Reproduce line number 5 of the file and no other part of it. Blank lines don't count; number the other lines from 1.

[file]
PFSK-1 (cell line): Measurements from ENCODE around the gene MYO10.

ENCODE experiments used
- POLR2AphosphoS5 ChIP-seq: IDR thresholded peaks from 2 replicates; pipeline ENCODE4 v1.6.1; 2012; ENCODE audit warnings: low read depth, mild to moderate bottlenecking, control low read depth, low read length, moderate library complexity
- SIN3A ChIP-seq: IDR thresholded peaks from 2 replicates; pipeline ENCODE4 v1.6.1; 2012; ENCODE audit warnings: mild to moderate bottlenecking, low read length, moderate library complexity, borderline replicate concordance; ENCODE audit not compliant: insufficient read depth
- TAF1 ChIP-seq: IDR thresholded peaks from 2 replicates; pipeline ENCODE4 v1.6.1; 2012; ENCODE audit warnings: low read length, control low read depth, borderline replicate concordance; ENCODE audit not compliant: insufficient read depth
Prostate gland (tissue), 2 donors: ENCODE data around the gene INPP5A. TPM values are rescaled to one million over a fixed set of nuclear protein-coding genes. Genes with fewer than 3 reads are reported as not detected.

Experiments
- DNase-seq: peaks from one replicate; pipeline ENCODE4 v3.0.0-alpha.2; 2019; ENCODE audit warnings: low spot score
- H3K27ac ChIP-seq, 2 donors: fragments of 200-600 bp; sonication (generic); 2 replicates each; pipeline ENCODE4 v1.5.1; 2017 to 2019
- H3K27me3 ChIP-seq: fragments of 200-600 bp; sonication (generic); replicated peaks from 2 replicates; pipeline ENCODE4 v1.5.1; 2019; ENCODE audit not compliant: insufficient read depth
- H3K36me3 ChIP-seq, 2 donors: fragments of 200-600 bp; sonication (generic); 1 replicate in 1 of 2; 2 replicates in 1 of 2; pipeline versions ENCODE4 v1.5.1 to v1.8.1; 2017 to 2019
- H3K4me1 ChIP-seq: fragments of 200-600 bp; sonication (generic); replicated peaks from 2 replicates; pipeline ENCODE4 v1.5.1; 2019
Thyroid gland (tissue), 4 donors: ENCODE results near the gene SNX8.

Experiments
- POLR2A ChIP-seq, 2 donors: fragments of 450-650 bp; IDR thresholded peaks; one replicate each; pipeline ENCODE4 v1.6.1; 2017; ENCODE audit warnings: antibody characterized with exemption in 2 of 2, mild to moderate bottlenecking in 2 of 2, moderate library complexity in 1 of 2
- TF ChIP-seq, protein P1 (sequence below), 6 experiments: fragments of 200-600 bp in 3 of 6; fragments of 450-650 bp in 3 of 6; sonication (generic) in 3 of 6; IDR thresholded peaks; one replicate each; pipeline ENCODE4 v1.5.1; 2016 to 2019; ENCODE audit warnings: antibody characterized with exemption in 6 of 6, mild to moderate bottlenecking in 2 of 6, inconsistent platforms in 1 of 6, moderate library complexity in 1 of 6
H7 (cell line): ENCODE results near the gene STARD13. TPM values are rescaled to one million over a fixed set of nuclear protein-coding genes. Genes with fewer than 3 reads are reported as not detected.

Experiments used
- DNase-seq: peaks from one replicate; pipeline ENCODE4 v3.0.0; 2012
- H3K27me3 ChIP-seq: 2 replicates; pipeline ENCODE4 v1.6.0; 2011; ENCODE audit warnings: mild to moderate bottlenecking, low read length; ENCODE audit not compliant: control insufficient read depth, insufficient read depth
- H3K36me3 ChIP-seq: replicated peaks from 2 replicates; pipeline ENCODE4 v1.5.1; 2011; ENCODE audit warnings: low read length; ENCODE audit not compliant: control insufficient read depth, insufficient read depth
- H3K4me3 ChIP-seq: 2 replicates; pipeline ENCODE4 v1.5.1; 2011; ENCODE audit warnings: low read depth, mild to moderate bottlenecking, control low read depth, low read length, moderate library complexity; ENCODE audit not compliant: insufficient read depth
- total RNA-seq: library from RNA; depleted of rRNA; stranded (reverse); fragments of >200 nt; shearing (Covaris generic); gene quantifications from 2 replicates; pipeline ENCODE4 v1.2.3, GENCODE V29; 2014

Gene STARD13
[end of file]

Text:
- TAF1 ChIP-seq: IDR thresholded peaks from 2 replicates; pipeline ENCODE4 v1.6.1; 2012; ENCODE audit warnings: low read length, control low read depth, borderline replicate concordance; ENCODE audit not compliant: insufficient read depth